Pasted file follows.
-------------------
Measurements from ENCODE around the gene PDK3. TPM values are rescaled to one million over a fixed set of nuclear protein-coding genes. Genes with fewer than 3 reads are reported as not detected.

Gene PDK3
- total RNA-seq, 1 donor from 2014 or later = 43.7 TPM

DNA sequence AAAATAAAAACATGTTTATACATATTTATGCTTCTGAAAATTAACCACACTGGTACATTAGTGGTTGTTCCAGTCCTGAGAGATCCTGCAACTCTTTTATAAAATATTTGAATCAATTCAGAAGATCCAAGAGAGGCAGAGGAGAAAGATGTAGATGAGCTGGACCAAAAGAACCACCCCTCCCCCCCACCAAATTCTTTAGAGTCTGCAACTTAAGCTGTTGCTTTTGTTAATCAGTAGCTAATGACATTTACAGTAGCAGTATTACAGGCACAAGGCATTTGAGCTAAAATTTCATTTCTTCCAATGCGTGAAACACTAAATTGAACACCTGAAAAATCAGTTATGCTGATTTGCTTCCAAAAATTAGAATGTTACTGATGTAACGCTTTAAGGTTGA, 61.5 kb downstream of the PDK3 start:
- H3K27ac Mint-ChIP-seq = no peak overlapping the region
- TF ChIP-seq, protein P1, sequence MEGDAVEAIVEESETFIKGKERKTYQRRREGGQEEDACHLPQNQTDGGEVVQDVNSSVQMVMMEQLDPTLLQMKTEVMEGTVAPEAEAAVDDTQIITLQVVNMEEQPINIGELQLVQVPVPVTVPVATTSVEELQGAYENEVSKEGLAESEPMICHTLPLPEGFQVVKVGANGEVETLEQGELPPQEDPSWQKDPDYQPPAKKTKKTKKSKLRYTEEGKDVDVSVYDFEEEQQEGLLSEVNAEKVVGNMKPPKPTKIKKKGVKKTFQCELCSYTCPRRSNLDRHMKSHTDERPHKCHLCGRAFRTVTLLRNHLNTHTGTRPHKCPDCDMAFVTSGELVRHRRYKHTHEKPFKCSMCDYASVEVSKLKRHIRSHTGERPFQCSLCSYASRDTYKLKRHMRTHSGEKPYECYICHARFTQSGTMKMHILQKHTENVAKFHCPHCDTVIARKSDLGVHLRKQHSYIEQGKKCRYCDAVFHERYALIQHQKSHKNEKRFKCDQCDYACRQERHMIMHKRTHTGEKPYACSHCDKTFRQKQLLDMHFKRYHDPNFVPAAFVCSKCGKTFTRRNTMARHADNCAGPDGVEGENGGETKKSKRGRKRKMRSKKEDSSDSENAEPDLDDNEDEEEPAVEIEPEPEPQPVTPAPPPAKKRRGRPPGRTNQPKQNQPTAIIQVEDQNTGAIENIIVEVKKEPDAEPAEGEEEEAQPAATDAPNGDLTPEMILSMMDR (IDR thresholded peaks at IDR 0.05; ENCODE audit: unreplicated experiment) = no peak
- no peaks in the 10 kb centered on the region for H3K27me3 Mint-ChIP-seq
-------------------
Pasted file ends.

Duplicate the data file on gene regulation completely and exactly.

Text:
Measurements from ENCODE around the gene PDK3. TPM values are rescaled to one million over a fixed set of nuclear protein-coding genes. Genes with fewer than 3 reads are reported as not detected.

Gene PDK3
- total RNA-seq, 1 donor from 2014 or later = 43.7 TPM

DNA sequence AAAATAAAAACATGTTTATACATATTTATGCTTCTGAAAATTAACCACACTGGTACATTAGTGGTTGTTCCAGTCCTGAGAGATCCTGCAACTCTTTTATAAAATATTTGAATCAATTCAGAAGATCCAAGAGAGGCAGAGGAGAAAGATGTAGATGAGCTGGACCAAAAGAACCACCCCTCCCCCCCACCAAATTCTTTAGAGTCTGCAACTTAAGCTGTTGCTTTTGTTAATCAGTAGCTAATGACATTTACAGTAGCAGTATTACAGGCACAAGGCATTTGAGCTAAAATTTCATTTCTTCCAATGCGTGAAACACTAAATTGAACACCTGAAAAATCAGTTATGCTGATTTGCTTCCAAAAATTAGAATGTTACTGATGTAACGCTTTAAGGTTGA, 61.5 kb downstream of the PDK3 start:
- H3K27ac Mint-ChIP-seq = no peak overlapping the region
- TF ChIP-seq, protein P1, sequence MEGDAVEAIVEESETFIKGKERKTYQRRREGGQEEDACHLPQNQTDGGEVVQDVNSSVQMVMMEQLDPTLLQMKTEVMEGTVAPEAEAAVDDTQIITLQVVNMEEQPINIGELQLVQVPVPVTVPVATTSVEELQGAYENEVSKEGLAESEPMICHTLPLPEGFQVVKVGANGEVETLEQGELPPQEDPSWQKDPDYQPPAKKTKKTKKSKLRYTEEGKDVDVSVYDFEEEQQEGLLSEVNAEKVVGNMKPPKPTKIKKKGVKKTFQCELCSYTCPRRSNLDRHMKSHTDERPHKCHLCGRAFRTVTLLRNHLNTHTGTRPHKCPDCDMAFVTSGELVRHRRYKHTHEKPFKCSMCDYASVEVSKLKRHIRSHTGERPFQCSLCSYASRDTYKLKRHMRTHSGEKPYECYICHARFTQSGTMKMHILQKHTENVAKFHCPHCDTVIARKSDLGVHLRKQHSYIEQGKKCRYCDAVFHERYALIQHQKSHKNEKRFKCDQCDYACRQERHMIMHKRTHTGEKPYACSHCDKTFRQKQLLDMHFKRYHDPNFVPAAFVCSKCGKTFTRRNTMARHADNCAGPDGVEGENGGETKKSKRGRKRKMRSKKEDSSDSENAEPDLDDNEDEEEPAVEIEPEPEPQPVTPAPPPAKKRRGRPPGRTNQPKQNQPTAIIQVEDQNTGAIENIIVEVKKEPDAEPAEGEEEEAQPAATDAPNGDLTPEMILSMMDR (IDR thresholded peaks at IDR 0.05; ENCODE audit: unreplicated experiment) = no peak
- no peaks in the 10 kb centered on the region for H3K27me3 Mint-ChIP-seq